Wednesday, February 13, 2008

Roger Clemens

If Roger Clemens cheated, it is a matter for Major League Baseball to handle. If he broke the law, then a prosecutor should file charges. The role of the legislative branch is to write the law, not enforce it. A forklift driver who uses drugs has committed the same offense that Clemens is accused of.

Whatever one's opinion of the drug war, the primary responsibility of keeping employees drug free rests with the employers. Typically, when a private employer finds evidence of drug use, the suspected drug user is quietly terminated without involving the police. Congress doesn't grill factory workers over alleged meth use.

The burden of maintaining the integrity and reputation of professional sports rests with the leagues.


Kevin said...

I used to have the same viewpoint that you did in regards to Congress getting involved in pro sports.

Then I read this article (regarding the Patriots cheating scandal) and it includes this:

Think Congress has no business investigating sports? Most NFL teams play in publicly subsidized stadiums, and NFL games are aired over public airwaves controlled by federal licenses. The licenses, among other things, prohibit any pre-arrangement or artifice in what is presented as live competition. If a Super Bowl were affected by cheating, that would be a legitimate matter of concern to Congress. Plus, the recent lesson learned via baseball and steroids was that Major League Baseball did not clean up its own house until Congress put some pressure on.

Robert- this makes sense to me. If we are going to fund these teams, we have a right to know that no one is cheating!

Kevin said...

OH...and this just in- according to ABCNews- the Patriots have been cheating since 2000!!! When Belichick took over as coach.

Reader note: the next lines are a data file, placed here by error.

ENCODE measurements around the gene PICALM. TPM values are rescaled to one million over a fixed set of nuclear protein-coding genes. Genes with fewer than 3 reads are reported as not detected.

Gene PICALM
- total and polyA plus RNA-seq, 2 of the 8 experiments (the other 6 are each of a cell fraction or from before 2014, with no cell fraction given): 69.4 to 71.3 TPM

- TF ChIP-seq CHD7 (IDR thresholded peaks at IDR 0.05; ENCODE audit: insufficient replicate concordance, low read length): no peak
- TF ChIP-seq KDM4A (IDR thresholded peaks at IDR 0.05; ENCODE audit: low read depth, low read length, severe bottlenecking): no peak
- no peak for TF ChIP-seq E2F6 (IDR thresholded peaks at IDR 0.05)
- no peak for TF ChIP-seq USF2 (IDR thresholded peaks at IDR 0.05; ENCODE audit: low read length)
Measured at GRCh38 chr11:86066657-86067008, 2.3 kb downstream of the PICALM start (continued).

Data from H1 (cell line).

Robert Fuller said...
This comment has been removed by the author.
Robert Fuller said...

I agree with congress investigating major sports.I disagree with you on this one Robert.I dont see how you can compare a factory workers use of drugs to a major athletes.A factory worker doesnt get a huge pay raise if they use drugs.Athletes do example of this in our news daily with Roger Clemens.I cant say if he did or didnt.If he did his records should be stripped crimminal charges should be filed.The teams these guys played for should have their money recooped.My personal opinion is Clemens did use. I dont know of any pitcher playing as long as he has and has been as dominate as him. Except for Satchel Paige. But again Paige didnt have Hgh or Steroids.

Templeton Peck said...

I agree with Kevin (I hope its not Knuth). As soon as pro sports accepted government assistance (exemption from anti-trust laws, public financing for stadiums, etc.) they should not be surprised to find themselves subject to a government inquiry.

Robert Fuller said...

Templeton and Kevin are right on this one.For all thse who complain congress has better things to do.

Jeff Pruitt said...

The issue I have is that I can't for the life of me figure out why anyone would care if a professional athlete, and adult, decides to use performance enhancing drugs.

These people choose to put this substance into their body to further their career opportunities - who am I to say that choice is wrong?

Why is it even illegal? These guys have access to team physicians and there is no evidence that steroid use under the guide of a physician is any more dangerous than other prescription drugs.

But don't worry Mark Souder is there to protect them from themselves. Good grief - does the Libertarian Party even exist any more?

Robert Enders said...

Of course I think drugs should be legalized, but I still think that an employer does have the right to prohibit an employee from using drugs. An employer bears the sole burden of ensuring that employees obey the rules. The government should not be involved if you clock in late, the government should not be involved if you fail a drug test. Whether or not Clemens violated MLB rules is up to MLB to decide.

Since steroid use without a perscription is illegal, I do accept that the government will take steps to enforce that law. While I think that law should be changed, the purpose of this post was to point out that it is ridiculous for Congress to investigate an alleged crime. It is the job of law enforcement, not Congress, to investigate illegal activities.

Let me put it another way. I fully support laws against theft. But I don't think that the state legislature should investigate alleged shoplifters. The police should handle that.

Phil Marx said...

I'm not opining here about whether or not it should be illegal. But since it currently it is illegal, the rich sports player should be subjected to the same rules as the poor factory worker.